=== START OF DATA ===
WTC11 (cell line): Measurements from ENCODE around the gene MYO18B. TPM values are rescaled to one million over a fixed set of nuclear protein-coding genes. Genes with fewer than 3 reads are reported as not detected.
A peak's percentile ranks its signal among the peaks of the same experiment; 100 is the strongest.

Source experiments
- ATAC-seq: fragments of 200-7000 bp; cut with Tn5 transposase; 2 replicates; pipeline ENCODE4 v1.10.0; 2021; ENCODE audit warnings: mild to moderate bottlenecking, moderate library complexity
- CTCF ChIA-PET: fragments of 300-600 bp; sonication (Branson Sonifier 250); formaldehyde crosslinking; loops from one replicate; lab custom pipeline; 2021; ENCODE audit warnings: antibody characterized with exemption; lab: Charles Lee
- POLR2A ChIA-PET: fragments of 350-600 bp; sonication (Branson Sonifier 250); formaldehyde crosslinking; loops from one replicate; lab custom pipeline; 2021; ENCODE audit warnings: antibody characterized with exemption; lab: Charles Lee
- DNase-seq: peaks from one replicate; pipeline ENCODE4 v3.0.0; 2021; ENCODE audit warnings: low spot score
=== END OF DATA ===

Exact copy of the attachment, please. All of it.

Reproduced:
WTC11 (cell line): Measurements from ENCODE around the gene MYO18B. TPM values are rescaled to one million over a fixed set of nuclear protein-coding genes. Genes with fewer than 3 reads are reported as not detected.
A peak's percentile ranks its signal among the peaks of the same experiment; 100 is the strongest.

Source experiments
- ATAC-seq: fragments of 200-7000 bp; cut with Tn5 transposase; 2 replicates; pipeline ENCODE4 v1.10.0; 2021; ENCODE audit warnings: mild to moderate bottlenecking, moderate library complexity
- CTCF ChIA-PET: fragments of 300-600 bp; sonication (Branson Sonifier 250); formaldehyde crosslinking; loops from one replicate; lab custom pipeline; 2021; ENCODE audit warnings: antibody characterized with exemption; lab: Charles Lee
- POLR2A ChIA-PET: fragments of 350-600 bp; sonication (Branson Sonifier 250); formaldehyde crosslinking; loops from one replicate; lab custom pipeline; 2021; ENCODE audit warnings: antibody characterized with exemption; lab: Charles Lee
- DNase-seq: peaks from one replicate; pipeline ENCODE4 v3.0.0; 2021; ENCODE audit warnings: low spot score